The amount of calories an Australian Shepherd requires varies a lot. Many factors need to be considered when calculating the ideal meal size. As a general rule, a male dog weighing 50 pounds needs around 1,350 calories a day.
However, your Aussie’s age influences this quantity. Puppies and senior dogs demand different amounts of food. Besides that, also consider your dog’s activity levels. More energetic pets obviously require more food than less active ones.
Thankfully, most companies include the recommended amount of calories per pound in their packages. You just have to follow the instructions provided by them, no matter your Aussie’s age or gender.
The last thing you must focus on to allow your pet to lose weight is to increase his exercise time. It doesn’t matter if you make an effort to maintain a proper diet if he remains sedentary. Fortunately, this shouldn’t be a big issue for Australian Shepherd owners.
Aussies are working dogs that love to exercise. In fact, lack of this practice may be even more responsible for his obesity than food. A healthy Australian Shepherd will always want more and more playtime. If you allow, he will play for really extended periods.
I guarantee you will get exhausted much earlier than your dog. Although you can’t let him play the entire day long, I recommend providing him with at least one or two hours of daily activity. That’s a reasonable amount of time for both of you.
Underweight Australian Shepherds
So, what if the problem is a lack of mass? It is not that rare to find dogs with low weight problems. If you find your Aussie in this situation, you should also act as soon as possible.
Poorly nourished pets may develop many health issues. They can be as bad as the problems caused by overweight. Inadequate nutrition means your dog’s organism will have fewer resources to supply his needs. Therefore, serious diseases may be developed.
Some of the reasons for an Australian Shepherd to be underweight include:
- Bad diet
- Excess of activity
You need to analyze these possible underweight triggers the same way as you would do in an overweight situation. Again, my top recommendation is to bring your Aussie to a vet to examine him. The results will be disclosed instantaneously.
The professional will thoroughly examine your dog and will ask you some general questions. He will want to know more about the typical foods your furry friend consumes. In addition to it, be ready to give him all the information regarding his lifestyle and activity.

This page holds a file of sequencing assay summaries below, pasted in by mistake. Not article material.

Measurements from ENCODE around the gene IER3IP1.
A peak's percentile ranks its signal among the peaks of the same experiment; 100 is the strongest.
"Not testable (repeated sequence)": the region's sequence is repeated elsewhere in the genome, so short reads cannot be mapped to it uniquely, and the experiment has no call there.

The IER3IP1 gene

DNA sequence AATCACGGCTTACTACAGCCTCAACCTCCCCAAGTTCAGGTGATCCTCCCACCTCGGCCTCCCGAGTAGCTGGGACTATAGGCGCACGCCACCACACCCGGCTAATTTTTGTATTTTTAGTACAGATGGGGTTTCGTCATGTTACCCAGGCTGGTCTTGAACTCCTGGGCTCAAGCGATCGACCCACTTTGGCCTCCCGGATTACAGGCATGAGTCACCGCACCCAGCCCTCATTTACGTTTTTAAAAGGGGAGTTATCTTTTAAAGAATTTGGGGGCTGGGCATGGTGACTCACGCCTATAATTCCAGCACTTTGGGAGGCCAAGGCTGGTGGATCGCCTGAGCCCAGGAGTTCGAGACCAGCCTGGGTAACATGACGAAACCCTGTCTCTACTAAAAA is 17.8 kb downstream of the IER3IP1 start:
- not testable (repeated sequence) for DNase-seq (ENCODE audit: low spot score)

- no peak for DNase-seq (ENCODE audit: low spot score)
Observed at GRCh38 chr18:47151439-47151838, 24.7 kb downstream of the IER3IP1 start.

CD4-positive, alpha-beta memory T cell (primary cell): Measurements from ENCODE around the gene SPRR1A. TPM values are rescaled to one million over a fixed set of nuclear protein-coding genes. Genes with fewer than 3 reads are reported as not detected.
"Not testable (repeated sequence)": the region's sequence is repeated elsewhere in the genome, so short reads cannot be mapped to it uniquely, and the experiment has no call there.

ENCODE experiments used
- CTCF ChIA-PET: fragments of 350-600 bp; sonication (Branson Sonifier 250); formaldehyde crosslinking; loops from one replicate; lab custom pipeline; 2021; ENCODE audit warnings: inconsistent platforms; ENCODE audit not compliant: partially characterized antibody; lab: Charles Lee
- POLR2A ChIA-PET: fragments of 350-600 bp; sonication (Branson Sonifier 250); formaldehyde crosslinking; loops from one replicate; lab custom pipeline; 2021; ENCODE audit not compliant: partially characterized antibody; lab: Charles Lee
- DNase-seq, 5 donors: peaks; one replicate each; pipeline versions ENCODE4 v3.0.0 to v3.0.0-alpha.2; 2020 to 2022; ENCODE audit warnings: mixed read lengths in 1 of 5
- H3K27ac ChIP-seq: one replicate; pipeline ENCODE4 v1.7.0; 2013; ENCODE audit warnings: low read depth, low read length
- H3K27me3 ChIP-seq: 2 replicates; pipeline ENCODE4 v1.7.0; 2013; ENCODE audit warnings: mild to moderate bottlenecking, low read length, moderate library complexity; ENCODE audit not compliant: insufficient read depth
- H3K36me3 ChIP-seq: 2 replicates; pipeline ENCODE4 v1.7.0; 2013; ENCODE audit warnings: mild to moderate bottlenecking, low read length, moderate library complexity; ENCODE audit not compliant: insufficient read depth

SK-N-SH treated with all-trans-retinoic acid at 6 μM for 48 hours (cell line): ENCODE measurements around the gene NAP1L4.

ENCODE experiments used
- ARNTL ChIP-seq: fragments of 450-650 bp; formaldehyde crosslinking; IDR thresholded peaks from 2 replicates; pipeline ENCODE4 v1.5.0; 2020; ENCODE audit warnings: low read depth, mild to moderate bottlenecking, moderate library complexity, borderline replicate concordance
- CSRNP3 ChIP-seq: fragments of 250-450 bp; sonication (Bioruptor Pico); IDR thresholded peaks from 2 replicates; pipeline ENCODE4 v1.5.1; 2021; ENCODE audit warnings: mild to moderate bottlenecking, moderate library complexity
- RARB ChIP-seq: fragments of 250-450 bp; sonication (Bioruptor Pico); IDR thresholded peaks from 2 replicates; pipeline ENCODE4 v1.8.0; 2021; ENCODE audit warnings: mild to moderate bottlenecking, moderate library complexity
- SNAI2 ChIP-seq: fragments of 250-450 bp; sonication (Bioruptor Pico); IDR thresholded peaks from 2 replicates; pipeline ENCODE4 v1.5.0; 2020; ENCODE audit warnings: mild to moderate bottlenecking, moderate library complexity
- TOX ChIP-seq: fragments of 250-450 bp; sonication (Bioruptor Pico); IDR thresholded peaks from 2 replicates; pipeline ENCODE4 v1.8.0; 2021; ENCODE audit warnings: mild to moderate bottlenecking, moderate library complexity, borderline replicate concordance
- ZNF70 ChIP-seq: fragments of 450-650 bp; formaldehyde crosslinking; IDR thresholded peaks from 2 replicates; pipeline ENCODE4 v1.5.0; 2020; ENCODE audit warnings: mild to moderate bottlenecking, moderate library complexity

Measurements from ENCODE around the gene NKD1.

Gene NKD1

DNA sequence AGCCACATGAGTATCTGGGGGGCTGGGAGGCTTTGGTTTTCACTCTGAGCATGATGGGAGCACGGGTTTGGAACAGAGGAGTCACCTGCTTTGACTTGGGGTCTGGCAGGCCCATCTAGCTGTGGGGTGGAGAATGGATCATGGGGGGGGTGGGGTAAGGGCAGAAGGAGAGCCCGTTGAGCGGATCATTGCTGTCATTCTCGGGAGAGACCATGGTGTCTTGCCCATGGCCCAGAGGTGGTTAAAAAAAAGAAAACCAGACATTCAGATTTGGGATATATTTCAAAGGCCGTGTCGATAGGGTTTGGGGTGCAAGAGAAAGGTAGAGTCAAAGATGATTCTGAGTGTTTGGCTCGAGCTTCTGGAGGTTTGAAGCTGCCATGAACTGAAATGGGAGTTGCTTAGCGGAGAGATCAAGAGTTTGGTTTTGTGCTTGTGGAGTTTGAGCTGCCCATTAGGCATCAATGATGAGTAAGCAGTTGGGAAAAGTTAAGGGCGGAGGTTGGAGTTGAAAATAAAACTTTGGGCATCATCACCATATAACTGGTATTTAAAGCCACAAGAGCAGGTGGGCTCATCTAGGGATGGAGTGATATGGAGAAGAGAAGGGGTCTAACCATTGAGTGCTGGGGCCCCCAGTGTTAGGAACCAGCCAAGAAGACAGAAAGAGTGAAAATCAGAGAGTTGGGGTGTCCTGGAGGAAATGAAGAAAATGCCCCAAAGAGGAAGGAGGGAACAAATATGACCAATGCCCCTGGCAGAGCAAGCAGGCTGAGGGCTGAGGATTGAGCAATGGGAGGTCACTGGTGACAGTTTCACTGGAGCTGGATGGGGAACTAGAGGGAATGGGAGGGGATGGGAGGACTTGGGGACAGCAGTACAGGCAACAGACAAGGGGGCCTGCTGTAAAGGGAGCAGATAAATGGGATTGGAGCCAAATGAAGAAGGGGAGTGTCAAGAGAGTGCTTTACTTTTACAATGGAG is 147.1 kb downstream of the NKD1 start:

Don’t think right after one visit to the vet everything will be perfect. You must frequently bring your Australian Shepherd for new appointments.
His weight needs to be carefully monitored by a professional. Depending on the progress, your pet’s veterinarian may recommend changes in the treatment.
Diseases and parasites, for example, require an extra layer of attention. The procedure to eliminate them is more complicated than just changing your Aussie’s meals. If you don’t examine them thoroughly, they may turn into a deadly threat to your furry friend.
Illnesses are also more expensive for you to treat, so be prepared. Taking care of an intestinal parasite can demand around $300 from you. More severe problems, however, have an even higher cost for treatment. Diabetes, for example, may require, on average, $3,000!
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My Final Thoughts
Even though many owners don’t pay too much attention, it’s essential to master the Australian Shepherds’ average growth curve and their expected weights. Maintaining your dog in good shape is not only crucial for appearance but also for his health.
Both over and underweight dogs can develop bad medical status. If you think you find your furry friend in any of those situations, consult a veterinarian and react as soon as you can.
If you don’t believe your dog is in a poor situation, the information presented in this article may still be helpful for you. It’s never a bad time to take extra precautions and change your friend’s routine and diet.
Take his essential requirements into consideration again and think about what you can do to ensure he is living happily.
That way, both of you are going to be able to enjoy a comfortable and healthy life!
People Also Ask
How often should my Australian Shepherd see the vet?
It depends on his age. Puppies up to 16 weeks of age should go to the doctor once every 3 or 4 weeks. Adults should be yearly checked, and seniors, twice a year.
Can this data be used for Miniature Australian Shepherds?
No. Even though Miniature and standard Australian Shepherds share the same name and some other characteristics, they are distinct breeds and have very different sizes.
My name is John Carter and I absolutely love pets, especially cats and dogs. I’ve got a Bachelor of Science degree in Animal Behaviour and Welfare and have several years’ experience working in animal shelters and rescues. My passion for animals started at a very young age as I grow up on a farm with several horses, cows, cats, chickens, and dogs on our property.